The biologist, Rupert Sheldrake suggests that this inheritance is not just a matter of chemical genes but can also be conceived of in a framework of a scientific hypothesis, which he calls the hypothesis of formative causation. According to this hypothesis the nature of things depends on fields, called morphic fields. Each natural system has its own kind of field that shapes all the different kinds of atoms, molecules, crystals, living organisms, societies, customs, and habits of mind. Morphic fields like the known fields of physics are non-material regions of influence extending in space and continuing in time. They are localised within and around the systems they organise. Morphic resonance involves the transmission of formative causal influences through both space and time. When a particular organised system ceases to exist, as when an atom splits, a snowflake melts its organising field disappears from that place. But in another sense morphic fields do not disappear they are potential organising patterns of influence and can appear again physically in other times and places wherever and whenever the physical conditions are appropriate. When they do so they contain within themselves a memory of their previous physical existences.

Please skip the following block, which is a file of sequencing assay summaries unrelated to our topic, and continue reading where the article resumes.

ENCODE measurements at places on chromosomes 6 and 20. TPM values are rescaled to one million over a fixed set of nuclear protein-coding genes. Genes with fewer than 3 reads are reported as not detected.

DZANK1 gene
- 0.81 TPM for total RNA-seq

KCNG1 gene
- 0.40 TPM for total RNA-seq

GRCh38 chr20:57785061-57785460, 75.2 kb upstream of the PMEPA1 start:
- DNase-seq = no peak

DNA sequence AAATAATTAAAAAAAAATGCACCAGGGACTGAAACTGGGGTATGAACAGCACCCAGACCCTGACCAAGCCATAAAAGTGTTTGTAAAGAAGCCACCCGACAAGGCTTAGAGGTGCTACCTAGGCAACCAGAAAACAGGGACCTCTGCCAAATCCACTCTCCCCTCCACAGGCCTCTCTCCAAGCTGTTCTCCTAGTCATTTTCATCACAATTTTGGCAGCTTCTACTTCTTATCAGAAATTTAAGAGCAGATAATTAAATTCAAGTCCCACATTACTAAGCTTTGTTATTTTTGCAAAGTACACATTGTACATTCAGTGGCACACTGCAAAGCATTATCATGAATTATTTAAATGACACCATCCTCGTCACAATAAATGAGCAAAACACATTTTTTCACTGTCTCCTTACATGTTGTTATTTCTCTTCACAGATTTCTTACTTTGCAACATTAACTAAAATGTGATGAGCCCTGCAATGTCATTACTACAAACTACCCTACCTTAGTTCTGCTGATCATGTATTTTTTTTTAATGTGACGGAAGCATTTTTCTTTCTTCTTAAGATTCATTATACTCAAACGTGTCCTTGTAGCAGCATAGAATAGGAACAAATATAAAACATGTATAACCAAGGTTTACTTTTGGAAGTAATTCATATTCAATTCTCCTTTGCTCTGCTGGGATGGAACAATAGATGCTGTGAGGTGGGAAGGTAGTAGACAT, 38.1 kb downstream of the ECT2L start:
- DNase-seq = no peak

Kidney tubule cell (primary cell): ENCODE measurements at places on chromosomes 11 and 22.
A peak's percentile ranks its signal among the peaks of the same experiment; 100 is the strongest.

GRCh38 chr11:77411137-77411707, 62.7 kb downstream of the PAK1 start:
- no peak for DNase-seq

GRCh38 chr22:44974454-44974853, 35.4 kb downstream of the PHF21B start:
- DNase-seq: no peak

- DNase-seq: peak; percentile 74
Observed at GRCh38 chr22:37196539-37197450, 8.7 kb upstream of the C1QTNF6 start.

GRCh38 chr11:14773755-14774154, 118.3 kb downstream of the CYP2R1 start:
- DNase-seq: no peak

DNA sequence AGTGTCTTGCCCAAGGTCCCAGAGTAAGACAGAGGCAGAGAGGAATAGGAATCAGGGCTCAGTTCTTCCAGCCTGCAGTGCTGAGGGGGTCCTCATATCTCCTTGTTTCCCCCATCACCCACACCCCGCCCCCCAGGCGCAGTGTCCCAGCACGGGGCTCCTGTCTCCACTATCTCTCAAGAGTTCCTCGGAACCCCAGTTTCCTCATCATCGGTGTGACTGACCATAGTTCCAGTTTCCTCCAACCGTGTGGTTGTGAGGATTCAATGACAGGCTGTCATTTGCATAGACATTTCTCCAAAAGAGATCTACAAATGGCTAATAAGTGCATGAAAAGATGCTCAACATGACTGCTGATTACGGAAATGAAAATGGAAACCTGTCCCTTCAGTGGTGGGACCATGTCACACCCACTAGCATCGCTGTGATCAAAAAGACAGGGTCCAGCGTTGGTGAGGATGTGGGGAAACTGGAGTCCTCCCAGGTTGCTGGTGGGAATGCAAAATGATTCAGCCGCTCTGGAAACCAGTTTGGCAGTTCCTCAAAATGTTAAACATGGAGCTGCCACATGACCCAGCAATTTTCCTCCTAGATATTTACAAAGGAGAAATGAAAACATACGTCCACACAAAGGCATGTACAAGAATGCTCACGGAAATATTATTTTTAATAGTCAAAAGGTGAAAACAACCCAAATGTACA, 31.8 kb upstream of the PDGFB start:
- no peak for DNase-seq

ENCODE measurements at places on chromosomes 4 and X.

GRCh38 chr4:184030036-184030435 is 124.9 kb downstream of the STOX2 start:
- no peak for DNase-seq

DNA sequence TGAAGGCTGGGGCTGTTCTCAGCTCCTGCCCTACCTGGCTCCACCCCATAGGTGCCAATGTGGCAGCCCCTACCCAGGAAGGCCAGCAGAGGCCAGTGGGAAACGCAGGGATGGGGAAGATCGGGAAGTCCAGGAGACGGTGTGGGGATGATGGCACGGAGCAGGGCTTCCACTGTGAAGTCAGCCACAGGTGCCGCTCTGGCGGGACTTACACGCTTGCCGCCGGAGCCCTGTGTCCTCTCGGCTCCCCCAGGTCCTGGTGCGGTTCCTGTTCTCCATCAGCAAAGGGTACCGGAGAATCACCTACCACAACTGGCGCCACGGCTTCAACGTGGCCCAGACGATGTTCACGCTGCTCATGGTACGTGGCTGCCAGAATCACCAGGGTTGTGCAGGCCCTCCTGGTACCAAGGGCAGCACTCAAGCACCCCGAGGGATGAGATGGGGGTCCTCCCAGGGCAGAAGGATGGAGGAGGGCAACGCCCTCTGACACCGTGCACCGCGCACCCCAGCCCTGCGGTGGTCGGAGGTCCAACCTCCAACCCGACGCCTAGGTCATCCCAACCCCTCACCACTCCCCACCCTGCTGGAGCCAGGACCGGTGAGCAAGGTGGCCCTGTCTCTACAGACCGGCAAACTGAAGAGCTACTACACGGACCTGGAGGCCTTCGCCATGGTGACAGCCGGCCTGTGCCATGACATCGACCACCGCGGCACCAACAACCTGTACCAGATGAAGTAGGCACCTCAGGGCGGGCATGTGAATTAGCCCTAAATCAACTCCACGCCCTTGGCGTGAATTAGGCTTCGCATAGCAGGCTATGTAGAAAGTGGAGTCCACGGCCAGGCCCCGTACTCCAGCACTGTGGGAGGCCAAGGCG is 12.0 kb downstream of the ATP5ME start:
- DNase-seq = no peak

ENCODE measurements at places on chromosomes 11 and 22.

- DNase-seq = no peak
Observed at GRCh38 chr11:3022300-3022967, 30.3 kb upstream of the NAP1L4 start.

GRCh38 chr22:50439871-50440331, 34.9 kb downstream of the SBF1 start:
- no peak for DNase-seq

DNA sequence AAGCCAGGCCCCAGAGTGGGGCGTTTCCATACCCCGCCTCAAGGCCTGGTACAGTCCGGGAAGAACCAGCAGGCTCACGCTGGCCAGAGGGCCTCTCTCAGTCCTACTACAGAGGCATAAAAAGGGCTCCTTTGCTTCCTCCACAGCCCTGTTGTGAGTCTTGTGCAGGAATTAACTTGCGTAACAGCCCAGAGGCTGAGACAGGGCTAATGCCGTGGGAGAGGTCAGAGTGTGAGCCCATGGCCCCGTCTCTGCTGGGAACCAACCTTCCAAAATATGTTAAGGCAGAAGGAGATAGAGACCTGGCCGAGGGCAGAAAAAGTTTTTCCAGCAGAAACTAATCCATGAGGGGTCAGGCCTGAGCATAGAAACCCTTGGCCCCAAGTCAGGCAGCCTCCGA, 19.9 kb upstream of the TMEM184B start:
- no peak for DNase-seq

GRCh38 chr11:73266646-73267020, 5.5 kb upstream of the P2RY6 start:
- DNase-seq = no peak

* * *
Maize is wholly a ward of the human species, unable to perpetuate itself without human care in harvesting and planting and it is entirely dependent on humans for propagation and survival. The fact that cultivation fertilisation and harvesting are achieved by specialised equipment and technology reinforces the theme suggests Maize has symbolically always belonged to humans rather than nature. The cultivation of maize initiated an interactive, bio-technological and sacred bond between the objective aspects of the plant and the cultural consciousness of its human cultivator. In ancient Mayan art the decapitated heads of ball game victims were represented as maize kernels with the soft endosperm matter of the seed standing for the soft inside of the brain.

This on-line version of the book "Biomediale. Contemporary Society and Genomic Culture" is not full. The unabridged edition can be purchased in printed form as anthology. Requests should be sent to: bulatov@ncca.koenig.ru (full information) or in written form: 236000, Russia, Kaliningrad, 18, Marx str., The National Publishing House “Yantarny Skaz”. Phone requests: Kaliningrad +7(0112)216251, Saint-Petersburg +7(812)3885881, Moscow +7(095)2867666. On-line bookshop (in Russian): http://www.yantskaz.ru. Full reference to this book: "Biomediale. Contemporary Society and Genomic Culture". Edited and curated by Dmitry Bulatov. The National Centre for Contemporary art (Kaliningrad branch, Russia), The National Publishing House “Yantarny Skaz”: Kaliningrad, 2004. ISBN 5-7406-0853-7